• Services: Financial planners take a holistic view, while financial advisors may focus more on investments.
      • Qualifications: CFPs are certified to offer broad financial planning, whereas CFAs focus on investment analysis and portfolio management.
      • Regulatory Environment: Financial planners who are CFPs are bound by the fiduciary standard, meaning they are required to put their clients' interests first. Financial advisors may or may not be fiduciaries, depending on their certifications and the services they offer.
      • Compensation Models: Financial planners often work on a fee-based model, charging for the plan they create, while financial advisors may also earn commissions on the products they sell.

      Understanding fee structures

      When selecting a financial planner or advisor, it's essential to comprehend how they are compensated, as this can influence the advice they provide. Here are the primary fee structures you might encounter, including the often-used Assets Under Management (AUM) fee:

      • Fee-Only: This model means the planner or advisor is paid directly by the client for their services at an hourly rate, a flat fee, or a retainer. They do not receive any commissions from selling products, which helps to minimize conflicts of interest.
      • Fee-Based: Professionals operating under this model charge a fee for their advice and may also receive commissions from financial products they sell to clients. This dual revenue stream can potentially lead to conflicts of interest, so it's important to understand how your advisor is compensated.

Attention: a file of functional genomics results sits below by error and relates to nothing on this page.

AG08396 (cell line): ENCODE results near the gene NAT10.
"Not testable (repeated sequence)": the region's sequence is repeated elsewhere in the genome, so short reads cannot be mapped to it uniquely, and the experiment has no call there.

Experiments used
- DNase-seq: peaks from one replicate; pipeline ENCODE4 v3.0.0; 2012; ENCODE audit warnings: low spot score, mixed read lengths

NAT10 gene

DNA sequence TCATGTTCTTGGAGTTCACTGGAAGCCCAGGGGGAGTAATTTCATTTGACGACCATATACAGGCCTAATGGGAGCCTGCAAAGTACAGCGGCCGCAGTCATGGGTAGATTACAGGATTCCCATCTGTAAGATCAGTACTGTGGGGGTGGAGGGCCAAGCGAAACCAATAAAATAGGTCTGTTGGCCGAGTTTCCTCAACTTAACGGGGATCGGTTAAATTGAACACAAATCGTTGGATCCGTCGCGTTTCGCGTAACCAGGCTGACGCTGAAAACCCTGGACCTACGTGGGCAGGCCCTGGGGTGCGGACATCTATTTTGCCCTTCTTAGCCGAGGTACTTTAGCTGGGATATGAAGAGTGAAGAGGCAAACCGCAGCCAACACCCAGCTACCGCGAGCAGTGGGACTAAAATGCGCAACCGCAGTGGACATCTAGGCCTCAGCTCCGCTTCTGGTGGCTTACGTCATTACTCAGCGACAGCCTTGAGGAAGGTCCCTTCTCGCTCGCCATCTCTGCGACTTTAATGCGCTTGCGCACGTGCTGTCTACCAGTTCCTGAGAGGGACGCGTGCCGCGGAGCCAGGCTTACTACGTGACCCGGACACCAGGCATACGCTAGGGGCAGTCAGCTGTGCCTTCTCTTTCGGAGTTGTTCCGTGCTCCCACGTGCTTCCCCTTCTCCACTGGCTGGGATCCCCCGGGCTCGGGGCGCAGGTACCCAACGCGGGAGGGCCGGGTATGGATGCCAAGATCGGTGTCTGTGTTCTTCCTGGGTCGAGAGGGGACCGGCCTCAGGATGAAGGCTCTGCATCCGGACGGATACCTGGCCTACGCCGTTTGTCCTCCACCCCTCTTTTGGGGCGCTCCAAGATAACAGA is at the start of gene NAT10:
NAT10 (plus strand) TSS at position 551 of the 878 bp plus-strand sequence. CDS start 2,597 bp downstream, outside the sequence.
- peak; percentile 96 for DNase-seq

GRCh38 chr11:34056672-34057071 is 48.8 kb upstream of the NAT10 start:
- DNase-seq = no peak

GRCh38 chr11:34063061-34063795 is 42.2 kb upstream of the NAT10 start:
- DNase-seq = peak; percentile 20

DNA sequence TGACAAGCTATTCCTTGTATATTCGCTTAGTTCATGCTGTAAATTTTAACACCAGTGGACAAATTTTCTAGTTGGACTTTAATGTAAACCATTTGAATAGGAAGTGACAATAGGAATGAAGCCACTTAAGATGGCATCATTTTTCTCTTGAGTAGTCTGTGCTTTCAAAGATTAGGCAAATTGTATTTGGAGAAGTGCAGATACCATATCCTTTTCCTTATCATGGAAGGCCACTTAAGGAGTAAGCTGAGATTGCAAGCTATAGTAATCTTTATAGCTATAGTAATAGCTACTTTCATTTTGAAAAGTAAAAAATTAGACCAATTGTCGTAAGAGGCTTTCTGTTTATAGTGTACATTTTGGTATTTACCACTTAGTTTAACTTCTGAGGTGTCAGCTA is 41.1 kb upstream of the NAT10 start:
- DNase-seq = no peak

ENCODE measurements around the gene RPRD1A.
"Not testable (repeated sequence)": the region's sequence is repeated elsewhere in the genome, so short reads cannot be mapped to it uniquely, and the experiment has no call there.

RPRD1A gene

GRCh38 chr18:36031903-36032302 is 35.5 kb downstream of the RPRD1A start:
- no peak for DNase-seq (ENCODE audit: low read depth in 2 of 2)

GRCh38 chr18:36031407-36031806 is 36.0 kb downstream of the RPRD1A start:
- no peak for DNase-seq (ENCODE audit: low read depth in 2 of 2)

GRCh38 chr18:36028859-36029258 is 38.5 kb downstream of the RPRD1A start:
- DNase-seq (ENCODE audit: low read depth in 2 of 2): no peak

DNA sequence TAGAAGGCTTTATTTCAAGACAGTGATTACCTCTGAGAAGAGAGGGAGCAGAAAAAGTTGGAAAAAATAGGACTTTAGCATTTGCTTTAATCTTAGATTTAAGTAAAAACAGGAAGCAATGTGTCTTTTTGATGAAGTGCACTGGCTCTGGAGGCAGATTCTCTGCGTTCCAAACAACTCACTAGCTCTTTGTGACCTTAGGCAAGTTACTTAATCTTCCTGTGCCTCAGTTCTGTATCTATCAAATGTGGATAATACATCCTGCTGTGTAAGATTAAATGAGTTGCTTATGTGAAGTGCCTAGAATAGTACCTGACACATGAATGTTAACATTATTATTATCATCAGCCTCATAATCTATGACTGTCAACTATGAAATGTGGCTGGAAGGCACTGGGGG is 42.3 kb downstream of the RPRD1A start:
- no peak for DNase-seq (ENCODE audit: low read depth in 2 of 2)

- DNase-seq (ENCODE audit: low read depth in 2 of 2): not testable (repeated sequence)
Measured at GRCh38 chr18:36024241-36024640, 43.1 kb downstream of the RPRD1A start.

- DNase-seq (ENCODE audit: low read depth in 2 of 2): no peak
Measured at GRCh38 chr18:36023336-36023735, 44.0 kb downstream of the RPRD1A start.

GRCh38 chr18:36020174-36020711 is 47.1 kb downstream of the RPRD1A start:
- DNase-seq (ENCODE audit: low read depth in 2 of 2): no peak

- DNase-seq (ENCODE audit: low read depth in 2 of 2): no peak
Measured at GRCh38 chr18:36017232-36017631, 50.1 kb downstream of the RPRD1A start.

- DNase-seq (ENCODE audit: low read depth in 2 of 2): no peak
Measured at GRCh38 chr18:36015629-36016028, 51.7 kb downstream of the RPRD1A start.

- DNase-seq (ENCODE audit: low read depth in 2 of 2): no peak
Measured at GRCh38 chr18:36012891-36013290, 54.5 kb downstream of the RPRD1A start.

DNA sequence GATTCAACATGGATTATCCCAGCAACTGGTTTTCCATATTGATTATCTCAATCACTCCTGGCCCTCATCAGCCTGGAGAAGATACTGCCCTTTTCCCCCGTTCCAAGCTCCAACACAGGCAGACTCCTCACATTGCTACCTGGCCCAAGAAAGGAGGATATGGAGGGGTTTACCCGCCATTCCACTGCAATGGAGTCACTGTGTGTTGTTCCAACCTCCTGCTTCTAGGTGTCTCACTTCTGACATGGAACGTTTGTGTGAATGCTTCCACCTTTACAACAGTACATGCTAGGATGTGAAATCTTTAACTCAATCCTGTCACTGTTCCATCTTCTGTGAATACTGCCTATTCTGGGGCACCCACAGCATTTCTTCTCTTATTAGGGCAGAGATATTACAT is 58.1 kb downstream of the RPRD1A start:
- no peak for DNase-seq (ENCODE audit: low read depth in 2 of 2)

• Commission-Based: Advisors are paid commissions by the providers of the products they sell. Their income is directly tied to the financial products they recommend, which may influence their recommendations.
      • Assets Under Management (AUM): Many advisors charge a fee based on a percentage of the assets they manage for you. This fee is typically a percentage of your total account balance and is often tiered—the more assets you have under management, the lower the percentage you might pay.

      Each fee structure has its own set of incentives, which can affect the advice you receive. It's important to ask your financial professional to explain their fees and how they're calculated so you can make an informed decision that aligns with your financial goals and preferences.

      How to verify credentials